DISSEMINATING AND CRITICIZING RESEARCH ON INTELLIGENCE: U.K. CONTRIBUTIONS
There are several U.K. academic psychologists who have written books on the research surrounding psychometric intelligence-in-the-round. These include introductory books and higher-level monographs.
Among the entry-level, introductory books – intended for lay people, junior students, and other non-experts – there is a range of opinions. Some are critical appraisals of the field but are from researchers whose work is within the psychometric tradition (e.g., Cooper, 1999; Deary, 2001b; Kline, 1991). Included in this group is Brand's (1996) The g Factor, which was withdrawn by the publisher soon after publication despite positive critical evaluations (e.g., Mackintosh, 1996a). Other books at this level are highly critical of the concept of intelligence and the psychometric approach more generally.
Excavations at Eaglestone Flat, on the gritstone eastern uplands of the Peak District, have revealed a Bronze Age cremation cemetery associated with a number of contemporaneous stone structures built for ritual and agricultural purposes. Some of the burials were within urns, mostly cordoned. Others were simply placed in pits whilst still hot. A minority were deposited in direct association with small cairns, either placed under or within them. The majority were on open ground near the stone features and adjacent to the upslope edge of a prehistoric field. Most of the stone structures are clearance features associated with the preparation and cultivation of the land close by over an extended period. They are found in a complex palimpsest, which includes structures of unusual design, such as retained rectangular platforms, and discontinuous walls that were only ever 1–2 courses high and probably surmounted by low banks. A series of radiocarbon results adds to knowledge of the date at which Peak District cairnftelds and field systems were built. Environmental data allows vegetational sequences to be reconstructed.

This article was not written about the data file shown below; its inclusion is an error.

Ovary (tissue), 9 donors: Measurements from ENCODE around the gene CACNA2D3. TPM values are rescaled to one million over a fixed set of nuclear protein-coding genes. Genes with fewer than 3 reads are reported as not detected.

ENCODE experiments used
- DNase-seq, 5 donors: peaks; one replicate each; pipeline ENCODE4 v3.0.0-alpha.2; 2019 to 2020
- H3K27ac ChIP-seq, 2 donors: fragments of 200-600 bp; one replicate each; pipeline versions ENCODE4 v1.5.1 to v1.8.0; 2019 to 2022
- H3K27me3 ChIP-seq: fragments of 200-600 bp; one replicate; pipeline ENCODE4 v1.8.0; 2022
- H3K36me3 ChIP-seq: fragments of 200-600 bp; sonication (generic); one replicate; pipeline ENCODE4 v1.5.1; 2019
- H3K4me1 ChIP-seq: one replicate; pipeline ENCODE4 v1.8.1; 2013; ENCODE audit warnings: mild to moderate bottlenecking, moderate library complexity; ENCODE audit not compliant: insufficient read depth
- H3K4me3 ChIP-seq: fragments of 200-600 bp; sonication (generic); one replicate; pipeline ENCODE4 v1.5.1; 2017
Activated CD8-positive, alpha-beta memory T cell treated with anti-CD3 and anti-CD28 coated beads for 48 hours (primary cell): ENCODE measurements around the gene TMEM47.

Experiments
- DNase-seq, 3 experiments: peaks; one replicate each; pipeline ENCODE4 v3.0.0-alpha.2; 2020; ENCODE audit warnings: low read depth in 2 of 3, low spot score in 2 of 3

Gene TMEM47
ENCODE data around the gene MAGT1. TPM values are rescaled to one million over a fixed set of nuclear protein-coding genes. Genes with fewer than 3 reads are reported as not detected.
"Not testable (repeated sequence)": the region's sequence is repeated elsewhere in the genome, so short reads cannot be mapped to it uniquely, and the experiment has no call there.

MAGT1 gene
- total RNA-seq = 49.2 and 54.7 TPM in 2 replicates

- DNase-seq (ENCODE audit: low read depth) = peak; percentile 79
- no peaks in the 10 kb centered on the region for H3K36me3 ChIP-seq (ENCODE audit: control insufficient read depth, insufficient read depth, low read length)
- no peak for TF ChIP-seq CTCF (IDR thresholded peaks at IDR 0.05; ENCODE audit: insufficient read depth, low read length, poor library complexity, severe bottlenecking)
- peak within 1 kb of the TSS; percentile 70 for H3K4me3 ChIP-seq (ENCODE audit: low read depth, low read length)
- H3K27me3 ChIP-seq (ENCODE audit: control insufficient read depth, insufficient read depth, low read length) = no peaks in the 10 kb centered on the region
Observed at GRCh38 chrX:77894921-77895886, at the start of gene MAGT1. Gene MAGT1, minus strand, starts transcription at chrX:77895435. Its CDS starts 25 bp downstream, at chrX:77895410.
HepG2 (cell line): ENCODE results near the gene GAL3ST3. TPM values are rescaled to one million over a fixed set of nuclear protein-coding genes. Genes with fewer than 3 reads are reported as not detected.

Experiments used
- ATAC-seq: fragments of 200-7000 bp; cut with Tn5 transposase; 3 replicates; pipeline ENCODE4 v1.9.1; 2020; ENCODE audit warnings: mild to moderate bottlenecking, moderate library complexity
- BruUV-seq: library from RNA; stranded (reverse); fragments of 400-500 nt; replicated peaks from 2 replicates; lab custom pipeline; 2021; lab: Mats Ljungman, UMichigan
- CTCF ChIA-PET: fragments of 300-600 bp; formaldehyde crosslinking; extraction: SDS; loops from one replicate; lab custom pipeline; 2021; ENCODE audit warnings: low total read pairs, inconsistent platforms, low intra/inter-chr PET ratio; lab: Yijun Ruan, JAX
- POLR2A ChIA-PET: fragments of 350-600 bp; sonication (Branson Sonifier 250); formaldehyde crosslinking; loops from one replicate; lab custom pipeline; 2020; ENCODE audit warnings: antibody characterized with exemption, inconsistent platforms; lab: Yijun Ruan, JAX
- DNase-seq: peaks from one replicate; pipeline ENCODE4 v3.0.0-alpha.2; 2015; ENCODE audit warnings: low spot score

Silicon atom number density profiles have been measured using laser-induced fluorescence during the chemical vapor deposition of silicon from silane. Measurements were obtained in a rotating-disk reactor as a function of silane partial pressure and the amount of hydrogen added to the carrier gas. Absolute number densities were obtained using an atomic absorption technique. Results were compared with calculated density profiles from a model of the coupled fluid flow, gas-phase and surface chemistry for an infinite-radius rotating disk. An analysis of the reaction mechanism showed that the unimolecular decomposition of SiH2 is not the dominant source of Si atoms. Profile shapes and positions, and all experimental trends are well matched by the calculations. However, the calculated number density is up to 100 times smaller than measured.
A pharmacist collected data in an active geriatric outpatient program on 140 patients admitted consecutively over a 1-year period. Compliance was monitored by patient statement, pill counting, and daily written record-keeping of all medications with the help of a pocket diary provided in the program. Weekly pharmacist counseling sessions were then initiated for all patients. After four compliance sessions, two subgroups of patients were identified: 120 compliant patients and 20 patients showing persistent 50% noncompliance. Patients were interviewed by a psychiatrist to develop a profile of the noncompliant patient. This profile may be useful in identifying other noncompliant geriatric patients. Early recognition of this special group of patients in need of directed counseling may help reduce medical misjudgment in prescribing for the frail elderly population.
The composition of the diet fed to cows, the composition and coagulating properties of the milk produced by them and used for cheesemaking, the cheesemaking methods and the chemical composition, texture and grade of Cheshire cheese obtained from four farmhouse producers during the period December to June 1982–83 were investigated. The presence of pockets of loose fat in the cheese structure, which can lead to downgrading in the late winter and spring, was not related to the chemical composition of the milk and may arise from the handling of the milk before cheesemaking. Generally the composition of the forage and the milk varied with date, but not between the different farms, whereas the composition and properties of the cheese were dependent on the manufacturers but were fairly constant during the period of study.
In any appraisal of educational methods and progress in the Philippines, it is wise to bear in mind the fact that the essential purpose of the educational system has been, since 1901, political, rather than cultural. This is not said in any spirit of criticism of the Philippine educational pattern. It is rather simply a recognition of what the Filipinos themselves have recognized in respect to their choice of educational methods and their application of educational principles.